Jones v. Joubert et al

Filing 50

MEMORANDUM. Signed by Chief Judge Catherine C. Blake on 3/8/2017. (c/m 3/8/2017)(ko, Deputy Clerk)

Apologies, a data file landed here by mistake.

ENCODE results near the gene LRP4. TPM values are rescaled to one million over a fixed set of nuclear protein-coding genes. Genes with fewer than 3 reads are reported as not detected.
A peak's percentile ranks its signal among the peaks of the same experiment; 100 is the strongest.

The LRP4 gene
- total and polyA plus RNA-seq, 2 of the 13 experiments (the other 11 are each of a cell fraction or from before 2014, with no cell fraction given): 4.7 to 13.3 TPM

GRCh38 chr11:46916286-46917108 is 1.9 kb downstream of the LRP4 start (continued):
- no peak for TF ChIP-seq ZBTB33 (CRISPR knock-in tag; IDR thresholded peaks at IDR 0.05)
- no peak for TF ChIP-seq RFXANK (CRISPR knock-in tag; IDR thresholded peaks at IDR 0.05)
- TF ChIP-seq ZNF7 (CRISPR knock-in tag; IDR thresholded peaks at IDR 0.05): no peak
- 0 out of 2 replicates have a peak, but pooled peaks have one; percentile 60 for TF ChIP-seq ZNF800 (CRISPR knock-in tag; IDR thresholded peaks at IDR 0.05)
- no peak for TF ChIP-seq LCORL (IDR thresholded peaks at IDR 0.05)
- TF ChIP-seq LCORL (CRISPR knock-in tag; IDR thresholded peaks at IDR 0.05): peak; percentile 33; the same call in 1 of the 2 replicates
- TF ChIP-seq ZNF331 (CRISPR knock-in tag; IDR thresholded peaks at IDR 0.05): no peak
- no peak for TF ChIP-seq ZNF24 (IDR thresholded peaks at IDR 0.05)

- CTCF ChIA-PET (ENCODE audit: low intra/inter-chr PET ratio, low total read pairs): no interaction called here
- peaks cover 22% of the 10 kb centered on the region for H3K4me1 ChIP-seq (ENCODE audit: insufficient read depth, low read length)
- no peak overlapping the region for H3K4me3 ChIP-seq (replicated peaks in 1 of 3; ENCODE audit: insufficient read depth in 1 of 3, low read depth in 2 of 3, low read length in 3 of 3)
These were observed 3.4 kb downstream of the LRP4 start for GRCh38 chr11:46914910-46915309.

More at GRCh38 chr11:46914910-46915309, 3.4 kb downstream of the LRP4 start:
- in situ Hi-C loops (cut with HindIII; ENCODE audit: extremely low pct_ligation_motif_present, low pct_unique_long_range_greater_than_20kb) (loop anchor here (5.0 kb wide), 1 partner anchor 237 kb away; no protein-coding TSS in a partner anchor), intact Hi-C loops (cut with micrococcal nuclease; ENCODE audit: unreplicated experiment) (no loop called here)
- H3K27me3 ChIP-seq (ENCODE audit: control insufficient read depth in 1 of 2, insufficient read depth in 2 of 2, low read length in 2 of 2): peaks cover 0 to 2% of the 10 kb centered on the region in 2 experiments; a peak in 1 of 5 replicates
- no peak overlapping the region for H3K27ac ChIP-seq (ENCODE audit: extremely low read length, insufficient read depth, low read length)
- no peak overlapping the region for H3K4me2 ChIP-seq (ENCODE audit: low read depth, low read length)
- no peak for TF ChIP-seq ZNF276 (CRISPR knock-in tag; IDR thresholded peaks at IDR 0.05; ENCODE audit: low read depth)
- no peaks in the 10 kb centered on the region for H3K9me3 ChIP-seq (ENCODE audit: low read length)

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IN THE UNITED STATES DISTRICT COURT FOR THE DISTRICT OF MARYLAND MICHAEL JONES, #420162 * Plaintiff, * v. * DR. AVA JOUBERT JANETTE CLARKE, NP Civil Action No. CCB-14-2391 * * Defendants. ***** MEMORANDUM On July 24, 2014, plaintiff Michael Jones (“Jones”), a self-represented inmate incarcerated at the North Branch Correctional Institution (“NBCI”), filed a civil rights action pursuant to 42 U.S.C. § 1983, seeking compensatory and punitive damages and other miscellaneous relief. (ECF No. 1). He complains that he sustained injuries to his hip, knee, and ankle when confined in an Ohio prison in October of 2013. Jones claims his leg was “badly” broken, and because he did not receive treatment while confined in Ohio, the limb healed poorly. He asserts that although he brought his injuries to the attention of health care staff at NBCI, they failed to take appropriate steps to treat his pain, which he claims is so intense he can “barely walk” on his left leg and has difficulty sleeping. Jones alleges that the Ibuprofen he has been prescribed is not alleviating his chronic pain and that medical staff refuse to prescribe him effective medication to reduce his pain. (Id.). He maintains that he informed defendants about his condition in person and through sick-call slips. On August 31, 2015, defendants’ motion to dismiss was granted in part and denied in part. (ECF Nos. 18 & 19). The complaint against defendant Wexford Health Sources, Inc. was dismissed, while the motion to dismiss filed by the remaining defendants was denied. (Id.). Jones was later permitted to amend his complaint to claim that he brought his injuries to the attention of Nurse Practitioner (“NP”) Janette Clarke (“Clarke”) and physician Ava Joubert. (ECF Nos. 23 & 27). He alleged that Clarke denied his request to be seen by a specialist and continued him on Ibuprofen. Jones asserted that he had repeatedly informed defendants that the Ibuprofen is not effective in reducing his chronic pain, but they refused to prescribe him an effective painreducing medication. (ECF No. 23). As a result of the amended complaint, the cause of action was dismissed as to defendants Kristi Cortez, Dawn Hawk, James Hunt, and Bill Beeman. The amended allegations against the remaining defendants, Dr. Joubert and NP Clarke, proceeded for a response. (ECF No. 27). Defendants Joubert and Clarke filed a motion to seal (ECF No. 44) accompanied by a motion for summary judgment (ECF No. 44-1), which consisted of a statement of material facts not in dispute (ECF 44-2)1 and a number of exhibits. Defendants also filed a wholly separate motion for summary judgment (ECF No. 45), accompanied by the identical statement of material facts not in dispute and supporting memorandum. (ECF Nos. 45-1 & 45-4). Jones filed an opposition response. (ECF No. 47). The matter is ready for disposition, and no hearing is deemed necessary. See Local Rule 105.6 (D. Md. 2016). For reasons that follow, defendants Joubert and Clarke’s motion for summary judgment (ECF No. 45) will be GRANTED. I. Standard of Review Summary judgment is governed by Fed. R. Civ. P. 56(a), which provides in part: “The court shall grant summary judgment if the movant shows that there is no genuine dispute as to any material fact and the movant is entitled to judgment as a matter of law.” The Supreme Court 1 All exhibits are referenced by their electronic filing number. 2 has clarified that this does not mean that any factual dispute will defeat the motion. By its very terms, this standard provides that the mere existence of some alleged factual dispute between the parties will not defeat an otherwise properly supported motion for summary judgment; the requirement is that there be no genuine issue of material fact. Anderson v. Liberty Lobby, Inc., 477 U.S. 242, 247–48 (1986). “A party opposing a properly supported motion for summary judgment ‘may not rest upon the mere allegations or denials of [his] pleadings,’ but rather must ‘set forth specific facts showing that there is a genuine issue for trial.’” Bouchat v. Baltimore Ravens Football Club, Inc., 346 F.3d 514, 525 (4th Cir. 2003) (alteration in original) (quoting Fed. R. Civ. P. 56(e)). The court should “construe the evidence in the light most favorable to the non-moving party . . . and draw all reasonable inferences in his favor.” FDIC v. Cashion, 720 F.3d 169, 173 (4th Cir. 2013). The district court’s “function” is not “to weigh the evidence and determine the truth of the matter but to determine whether there is a genuine issue for trial.” Anderson, 477 U.S. at 249. Moreover, the trial court may not make credibility determinations on summary judgment. Jacobs v. N.C. Admin. Office of the Courts, 780 F.3d 562, 569 (4th Cir. 2015); Mercantile Peninsula Bank v. French, 499 F.3d 345, 352 (4th Cir. 2007); Black & Decker Corp. v. United States, 436 F.3d 431, 442 (4th Cir. 2006). Therefore, in the face of conflicting evidence, such as competing affidavits, summary judgment is generally not appropriate, because it is the function of the factfinder to resolve factual disputes, including matters of witness credibility. Nevertheless, to defeat summary judgment, conflicting evidence, if any, must give rise to a genuine dispute of material fact. See Anderson, 477 U.S. at 247–48. If “the evidence is such that a reasonable jury could return a verdict for the nonmoving party,” then a dispute of material fact precludes summary judgment. Id. at 248; accord Libertarian Party of Va. v. Judd, 718 F.3d 3 308, 313 (4th Cir. 2013). On the other hand, summary judgment is appropriate if the evidence “is so one-sided that one party must prevail as a matter of law.” Anderson, 477 U.S. at 252. And “the mere existence of a scintilla of evidence in support of the plaintiff’s position will be insufficient; there must be evidence on which the jury could reasonably find for the plaintiff.” Id. Because Jones is self-represented, his submissions are liberally construed. See Erickson v. Pardus, 551 U.S. 89, 94 (2007). But the court must also abide by the “affirmative obligation of the trial judge to prevent factually unsupported claims and defenses from proceeding to trial.” Bouchat, 346 F.3d at 526. The Eighth Amendment prohibits “unnecessary and wanton infliction of pain” by virtue of its guarantee against cruel and unusual punishment. Gregg v. Georgia, 428 U.S. 153, 173 (1976). “Scrutiny under the Eighth Amendment is not limited to those punishments authorized by statute and imposed by a criminal judgment.” De’Lonta v. Angelone, 330 F.3d 630, 633 (4th Cir. 2003) (citing Wilson v. Seiter, 501 U.S. 294, 297 (1991)). In order to state an Eighth Amendment claim for denial of medical care, a plaintiff must demonstrate that the actions of the defendants or their failure to act amounted to deliberate indifference to his serious medical needs. See Estelle v. Gamble, 429 U.S. 97, 106 (1976); see also Iko v. Shreve, 535 F.3d 225, 241 (4th Cir. 2008). Deliberate indifference to a serious medical need requires proof that, objectively, the prisoner plaintiff was suffering from a serious medical need and that, subjectively, the prison staff was aware of the need for medical attention but failed to either provide it or ensure the needed care was available. See Farmer v. Brennan, 511 U.S. 825, 837 (1994). As noted above, objectively, the medical condition at issue must be serious.2 See Hudson v. McMillian, 503 U.S. 1, 9 (1992) (concluding there is no expectation that prisoners will be 2 A “serious medical need” is “one that has been diagnosed by a physician as mandating treatment or one that is so obvious that even a lay person would easily recognize the necessity for a doctor’s attention.” Iko, 535 F.3d at 241 (citing Henderson v. Sheahan, 196 F.3d 839, 846 (7th Cir. 1999)). 4 provided with unqualified access to health care). Proof of an objectively serious medical condition, however, does not end the inquiry. The subjective component requires “subjective recklessness” in the face of the serious medical condition. Farmer, 511 U.S. at 839–40. “True subjective recklessness requires knowledge both of the general risk, and also that the conduct is inappropriate in light of that risk.” Rich v. Bruce, 129 F.3d 336, 340 n. 2 (4th Cir. 1997). “Actual knowledge or awareness on the part of the alleged inflicter . . . becomes essential to proof of deliberate indifference ‘because prison officials who lacked knowledge of a risk cannot be said to have inflicted punishment.’” Brice v. Virginia Beach Correctional Center, 58 F.3d 101, 105 (4th Cir. 1995) (quoting Farmer, 511 U.S. at 844). If the requisite subjective knowledge is established, an official may avoid liability “if [he] responded reasonably to the risk, even if the harm ultimately was not averted.” Farmer, 511 U.S. at 844. Reasonableness of the actions taken must be judged in light of the risk the defendant actually knew at the time. Brown v. Harris, 240 F.3d 383, 390 (4th Cir. 2001) (citing Liebe v. Norton, 157 F. 3d 574, 577 (8th Cir. 1998)). Inmates do not have a constitutional right to the treatment of their choice, see Dean v. Coughlin, 804 F.2d 207, 215 (2d Cir. 1986), and disagreements between medical staff and an inmate over the necessity or extent of medical treatment do not necessarily rise to a constitutional injury, see Estelle, 429 U.S. at 105–06; Wright v. Collins, 766 F.2d 841, 849 (4th Cir. 1985); see also Fleming v. LeFevere, 423 F. Supp. 2d 1064, 1070–71 (C.D. Cal. 2006). II. Discussion Defendants’ Motion to Seal Defendants have filed a motion to seal, seeking to have their summary judgment motion and exhibits placed under seal due to the sensitive and private medical information furnished in the documents. (ECF No. 44). Local Rule 105.11 governs the sealing of all documents filed in 5 the record and states in relevant part that “[a]ny motion seeking the sealing of pleadings, motions, exhibits, or other documents to be filed in the Court record shall include (a) proposed reasons supported by specific factual representations to justify the sealing and (b) an explanation why alternatives to sealing would not provide sufficient protection.” Local Rule 105.11 (D. Md. 2016). The rule balances the public’s general right to inspect and copy judicial records and documents, see Nixon v. Warner Commc’ns, Inc., 435 U.S. 589, 597 (1978), with competing interests that sometimes outweigh the public’s right, see In re Knight Publ’g Co., 743 F.2d 231, 235 (4th Cir. 1984). The common-law presumptive right of access can only be rebutted by showing that “countervailing interests heavily outweigh the public interests in access.” Doe v. Pub. Citizen, 749 F.3d 246, 265–66 (4th Cir. 2014) (quoting Rushford v. New Yorker Magazine, Inc., 846 F.2d 249, 253 (4th Cir. 1988)). The right of access “may be restricted only if closure is ‘necessitated by a compelling government interest’ and the denial of access is ‘narrowly tailored to serve that interest.’” Id. at 266 (quoting In re Wash. Post Co., 807 F.2d 383, 390 (4th Cir. 1986)). “[S]ensitive medical or personal identification information may be sealed,” although not where “the scope of [the] request is too broad.” Rock v. McHugh, 819 F. Supp. 2d 456, 475 (D. Md. 2011). In this case, in light of the sensitive personal medical information contained in the records at issue, the motion to seal will be granted. Defendants’ Motion for Summary Judgment Defendants argue that upon his arrival in a Maryland state correctional facility in November of 2013, Jones’s transferred medical chart did not reference any prior hip, knee, or ankle complaints, but only mentioned Jones’s right hand and wrist. (ECF No. 44-2, 2). His intake appointment revealed that he had no bone/joint pain or swelling. On November 27, 2013, and 6 throughout December of 2013, Jones presented complaints of right wrist pain. (ECF No. 44-3, 1– 17). Defendants affirm that on or about February 2, 2014, Jones first complained of difficulties with his left knee and hip, which he alleged had commenced in 2010 after he was beaten with a nightstick. Defendants maintain that a subsequent examination revealed no swelling, deformity, leg shortening, or limp to gait. Jones was found to have a full range of motion (“ROM”) and was advised to continue taking Naproxen and Tylenol. (ECF No. 44-3, 18– 19; ECF No. 44-5, 55–56). Three days later, Jones returned to the medical department with similar complaints about his left hip and knee pain. He was observed to ambulate without assistance, and his gait and ROM were found to be within normal limits. He claimed that he was hit with a metal nightstick in the past and dislocated “something.” He contended that he needed Ultram because the Naproxen and Tylenol did not work. His right middle finger was found to be swollen. Keflex, an antibiotic, was ordered, as well as muscle rub for Jones’s hip and knee. He was educated about cold and hot compresses. Defendants state that Jones acknowledged performing “strenuous exercises,” and he was cautioned against exercising to afford his muscles time to heal. He subsequently received multiple prescriptions for Keflex, Naproxen, Tylenol, and a topical muscle ointment. (ECF No. 44-3, 20–22). On February 7, 2014, Jones complained of a swollen right middle finger, left knee discomfort, and left hip discomfort. His gait appeared within normal limits and he had a full ROM in his extremities. Jones was encouraged to continue his current plan of care. (ECF No. 443, 23–24; ECF No. 44-5, 58). On February 10, 2014, Jones completed a sick-call slip in which he complained of chronic pain to his left hip and leg. On February 13, 2014, he was referred to a provider. Defendants maintain that Jones was seen by a nurse practitioner the following day for his chief 7 complaint of pain. A physical examination observed that Jones was in no distress, he ambulated without a limp, he had normal musculature, and he had no skeletal tenderness, joint deformity, effusion, erythema, or pain on palpation. Jones’s Naproxen prescription was increased to 500 mg. and warm compresses were ordered. (ECF No. 44-3, 25–28; ECF No. 44-5, 59). On February 21, 2014, Jones appeared at the medical clinic with a sole complaint of constipation. (ECF No. 44-3, 30–31). On March 11, 2014, Jones returned to the medical department reporting he had ingested batteries. It was noted during this visit that a review of Jones’s musculoskeletal system revealed no bone/joint pain, swelling, or weakness. (ECF No. 44-3, 32–38). After his return from the local hospital, Jones was held in the prison infirmary and Special Observation Housing (SOH) for monitoring and suicide precautions. (ECF No. 44-3, 39–43, 45–67). On April 24, 2014, Jones filed a sick-call request after his return to NBCI. He complained of pain to his left knee and hip. Jones was seen by healthcare staff on April 28, 2014, at which time he reported a leg, hip, and knee fracture in 2010 and a recent left lower leg fracture. He was referred to a provider for further examination and was prescribed heat applications. (ECF No. 44-3, 69–70; ECF No. 44-5, 65). On April 30, 2014, Dr. Joubert performed an examination on Jones and found him to be negative for weakness but positive for back pain, bone and joint symptoms, and myalgia. Joubert further diagnosed Jones with “chronic pain syndrome” and continued him on Motrin. (ECF No. 44-3, 71; ECF No. 44-4, 1–2). Jones next complained of renewed leg and knee pain in a sick-call request on June 27, 2014, with an onset date two months prior. He denied previous episodes of pain. Three days later he saw healthcare staff and was assessed as having a left leg sprain/strain. He was continued on Motrin and moist heat. (ECF No. 44-4, 6–7; ECF No. 44-5, 68–69). 8 Jones returned to the medical department later in July of 2014 for claims of a bone sticking out of his left knee as well as left hip and knee pain. His examinations were objectively normal; no swelling, bruises or malformation was observed. Jones was able to ambulate and move onto the medical table normally. He had a full ROM and was found to be in no distress. He was advised to continue on his medication, and ice and cool compresses were prescribed. (ECF No. 44-4, 8–13; ECF No. 44-5, 70–71; ECF No. 44-6, 1). According to defendants, Jones next complained of left knee and hip pain on August 17, 2014. When seen by medical staff the next day, his gait was found to be normal, and he was in no visible distress. On August 20, 2014, Jones complained of “pain.” No objective findings regarding Jones’s left leg were made. No spasms, discoloration, tingling/numbness, or swelling were noted. Jones’s gait and ROM were within normal limits and he was able to transfer to an examination table without difficulty. He was referred to a medical provider. Throughout August of 2014, Jones filed sick-call requests seeking x-rays, a knee and ankle brace, a cane, and Tylenol #3, as well as tier, bottom-bunk, and bottom-range restrictions. Defendant Clarke diagnosed Jones with a non-specific “Disorder, synovium/tendon/bursa”3 and prescribed him Ibuprofen 400 mg. for ninety days, ice for his left foot, and a stretching and strengthening routine. (ECF No. 44-4, 30–33; ECF No. 45-6, 7, 9, 11). Defendants maintain that Jones next complained of pain to his extremities on October 2, 2014. Two days later, he was examined. His ROM and gait were found to be within normal limits and an examination found no objective evidence of any issues with his left leg. He was nonetheless referred to a provider for further evaluation. (ECF No. 44-4, 41–43; ECF No. 44-6, 13). On October 7, 2014, Clarke again examined and treated Jones. Jones acknowledged he was 3 A sinovial bursa is a sac containing synovial fluid that occurs at the sites of friction between a tendon and a bone over which it plays, or subcutaneously over a bony prominence. See www. 9 able to climb and go down stairs, exercise, kneel, put on his shoes and socks, walk, and perform the activities of daily living (“ADLs”). His Ibuprofen was continued. (ECF No. 44-4, 44–45). On October 22, 2014, Jones returned to the medical department with complaints of left foot, ankle, knee, and hip pain. He requested Ultram or Tylenol #3.4 He was found in no acute distress, with a full ROM, and was able to get on and off the examination table several times. The treatment plan of Ibuprofen and cold compresses was retained. (Id. 46–48). On December 13, 2014, Jones was seen again for his complaints of knee pain. He was urged to continue using the Ibuprofen, elevate his left leg, and use warm compresses. (ECF No. 44-4, 49–51; ECF No. 44-6, 17). On January 14, 2015, Jones returned to the medical department complaining of knee, ankle, and hip pain. He was referred to a medical provider and seen on January 19, 2015, at which time a knee sleeve was ordered, along with an anti-arthritis medication (Mobic). Jones was also referred to an outside provider for left knee injection therapy. (ECF No. 44-4, 52–56; ECF No. 44-6, 18). He was fitted for a left knee sleeve on February 8, 2015. (ECF No. 44-4, 61). On March 27, 2015, Jones was seen for his complaints of edema in both his legs. He was prescribed, inter alia, Motrin and Minipress, a hypertension medication. (ECF No. 44-4, 70–71; ECF No. 44-6, 25). On or about August 26, 2015, Jones complained of extreme pain in his left ankle and side of the foot. When seen by medical staff on August 28, 2015, he was found to walk with a steady gait and was able to transfer without difficulty. Jones was referred to a medical provider. On September 3, 2015, he was seen in the medical department for his complaint of left ankle pain. The physician on duty, Dr. Ashraf, ordered an x-ray of the left ankle to rule out a fracture. The 4 Tylenol #3 is considered an opiate, while Ultram is a narcotic-like pain reliever. See www.; 10 x-ray showed no fracture, dislocation, or subluxation. (ECF No. 44-5, 37–43; ECF No. 44-6, 39). Jones was again seen by healthcare staff on September 9 & 14, 2015, for his complaints of hip, leg and knee pain. His gait was found to be slow but steady, and he had no difficulty getting off and on the examination table. A request was to be made for Jones to have a bottom tier/bottom bunk for three months while his records were being reviewed. (ECF No. 44-5, 44–50; ECF No. 44-6, 40). Defendants maintain that they continue to provide Jones with ongoing medical treatment for his hip, knee, ankle, and foot pain. In his opposition, Jones maintains that he has clearly raised an Eighth Amendment claim that is not foreclosed merely because he was afforded some treatment. He accuses defendants’ counsel of making false statements regarding when he was transferred to Maryland from Ohio, whether he was treated at NBCI or the Western Correction Institution in Cumberland, Maryland, and what recreational activities he was involved in. (ECF No. 47). Upon review of the extensive record submitted, the court finds no Eighth Amendment violation. The record reveals that Jones filed numerous sick-call slips regarding, inter alia, asthma attacks, constipation, and pain in his wrist and hand. (See ECF No. 44-5). He was examined and treated for all of these problems. Jones also filed sick-call slips complaining of left hip, knee and ankle pain. He was repeatedly examined by nurses, physician’s assistants, and doctors. Although healthcare staff found no objective medical problems, Jones was nonetheless prescribed Mobic and Keflex, given an external medical device to reduce the subjective pain in his knee, and provided an x-ray of his ankle. Jones’s requests for Ultram and Tylenol #3 were declined, but he was provided NSAIDS and other pain analgesics, including Naproxen and Motrin. His assessments were consistently unremarkable, his gait was found to be normal, he was able to ambulate, he had a full ROM, his ability to engage in ADLs was unrestricted, and he 11 was observed to be capable of moving onto, and down from, the examination table without difficulty. An Eighth Amendment violation cannot be made given the record presented in this case. Summary judgment will be entered in favor of defendants Joubert and Clarke in a separate Order to follow. Date: 3/8/17 /s/ Catherine C. Blake United States District Judge 12